Starting in the fall, Harford and Frederick school districts will offer students more challenging high school coursework that sets higher graduation standards for those who want to participate.
Maryland is one of five states chosen to take part in the State Scholars Initiative, introduced last summer by President Bush and U.S. Secretary of Education Rod Paige.
The initiative encourages high school students to enroll in an overall course of study that requires more science, social studies and foreign language classes than are typically required to graduate. The goal is to better prepare students for college and the workplace.
Representatives from the State Department of Education, along with the Maryland Business Roundtable and Gov. Robert L. Ehrlich Jr.'s office, are scheduled to announce the new program this morning.
Harford and Frederick are the two pilot sites for the initiative. Organizers want to expand the program next year to other state systems, including Baltimore City.
The pilot program will be partly funded by a $300,000 grant for staff development and materials, but officials from the Maryland Business Roundtable - a coalition of leading state employers - are hoping to solicit money and other assistance from the business community to provide incentives that will entice students to try the tougher track.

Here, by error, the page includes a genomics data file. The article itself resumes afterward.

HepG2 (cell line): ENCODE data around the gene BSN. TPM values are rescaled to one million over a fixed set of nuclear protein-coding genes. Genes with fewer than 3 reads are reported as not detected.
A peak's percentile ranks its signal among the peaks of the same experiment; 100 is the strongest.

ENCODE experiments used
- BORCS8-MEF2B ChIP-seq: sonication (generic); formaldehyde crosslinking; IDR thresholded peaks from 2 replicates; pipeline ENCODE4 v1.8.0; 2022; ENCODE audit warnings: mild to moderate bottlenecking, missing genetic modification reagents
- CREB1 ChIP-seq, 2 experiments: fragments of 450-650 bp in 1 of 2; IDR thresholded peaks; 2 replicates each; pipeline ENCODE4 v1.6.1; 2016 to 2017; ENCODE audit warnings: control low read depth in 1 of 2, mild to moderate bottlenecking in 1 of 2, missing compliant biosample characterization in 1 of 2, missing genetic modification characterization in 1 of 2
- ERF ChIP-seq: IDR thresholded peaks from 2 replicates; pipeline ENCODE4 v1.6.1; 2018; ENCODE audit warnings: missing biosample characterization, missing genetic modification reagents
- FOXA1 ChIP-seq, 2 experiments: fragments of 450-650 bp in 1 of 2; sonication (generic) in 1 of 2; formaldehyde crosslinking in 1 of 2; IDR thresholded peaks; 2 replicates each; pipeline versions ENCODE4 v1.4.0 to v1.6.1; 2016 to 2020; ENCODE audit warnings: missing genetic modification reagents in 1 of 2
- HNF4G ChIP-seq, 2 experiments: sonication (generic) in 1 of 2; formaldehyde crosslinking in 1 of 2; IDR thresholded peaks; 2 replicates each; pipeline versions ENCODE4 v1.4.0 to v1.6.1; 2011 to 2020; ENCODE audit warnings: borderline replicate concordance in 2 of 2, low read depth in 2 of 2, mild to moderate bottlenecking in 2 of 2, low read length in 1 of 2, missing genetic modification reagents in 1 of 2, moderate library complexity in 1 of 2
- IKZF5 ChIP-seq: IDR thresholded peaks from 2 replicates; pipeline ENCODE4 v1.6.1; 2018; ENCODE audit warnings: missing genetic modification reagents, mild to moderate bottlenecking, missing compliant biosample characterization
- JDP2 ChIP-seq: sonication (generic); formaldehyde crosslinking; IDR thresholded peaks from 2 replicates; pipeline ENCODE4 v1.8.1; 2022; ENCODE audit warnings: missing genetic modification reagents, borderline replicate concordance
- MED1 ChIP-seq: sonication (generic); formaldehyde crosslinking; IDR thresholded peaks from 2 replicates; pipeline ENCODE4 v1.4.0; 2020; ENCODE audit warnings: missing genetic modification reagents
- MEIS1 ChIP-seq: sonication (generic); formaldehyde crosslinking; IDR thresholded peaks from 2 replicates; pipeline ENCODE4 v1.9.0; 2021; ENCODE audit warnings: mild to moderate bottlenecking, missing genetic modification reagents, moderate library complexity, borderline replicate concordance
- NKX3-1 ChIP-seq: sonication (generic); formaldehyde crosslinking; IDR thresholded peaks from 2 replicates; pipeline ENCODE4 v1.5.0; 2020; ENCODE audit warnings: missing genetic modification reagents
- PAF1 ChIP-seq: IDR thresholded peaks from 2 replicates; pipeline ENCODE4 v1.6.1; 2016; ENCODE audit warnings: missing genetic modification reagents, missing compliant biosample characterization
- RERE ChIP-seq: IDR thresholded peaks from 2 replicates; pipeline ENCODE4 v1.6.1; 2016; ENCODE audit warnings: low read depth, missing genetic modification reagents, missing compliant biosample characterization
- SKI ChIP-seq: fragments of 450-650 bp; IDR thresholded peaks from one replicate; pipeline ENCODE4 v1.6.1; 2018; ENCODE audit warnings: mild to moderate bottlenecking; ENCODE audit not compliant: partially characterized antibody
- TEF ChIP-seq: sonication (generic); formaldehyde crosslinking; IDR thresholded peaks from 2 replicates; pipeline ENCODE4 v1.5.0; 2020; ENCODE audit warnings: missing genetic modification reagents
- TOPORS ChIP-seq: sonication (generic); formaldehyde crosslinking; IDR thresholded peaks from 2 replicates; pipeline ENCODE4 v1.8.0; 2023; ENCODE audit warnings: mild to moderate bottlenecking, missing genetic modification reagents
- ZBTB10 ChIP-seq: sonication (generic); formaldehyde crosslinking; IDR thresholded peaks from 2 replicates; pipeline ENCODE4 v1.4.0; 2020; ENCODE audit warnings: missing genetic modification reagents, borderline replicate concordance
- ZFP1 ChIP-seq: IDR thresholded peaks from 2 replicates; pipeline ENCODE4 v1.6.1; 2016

In Texas, the first state to try the program, incentives for low-income students who graduated under the more rigorous standards included four-year scholarships. Successful students also received preferential treatment from prospective participating employers, including being able to skip certain portions of companies' interview processes.
"We must show students that hard work today translates into increased opportunities in the future," said Raymond A. "Chip" Mason, chairman of the Maryland Business Roundtable for Education.
To be considered for the State Scholars Initiative, states had to demonstrate that high school reform is a priority for educators, employers and the state's political leaders.
Maryland is rolling out a more challenging state testing program for high school students as part of an effort to improve academic achievement.
"This is just another big spotlight on high school reform," said June E. Streckfus, executive director of the Maryland business group. "As we raise these high school standards, it's aligned with what the state is trying to do."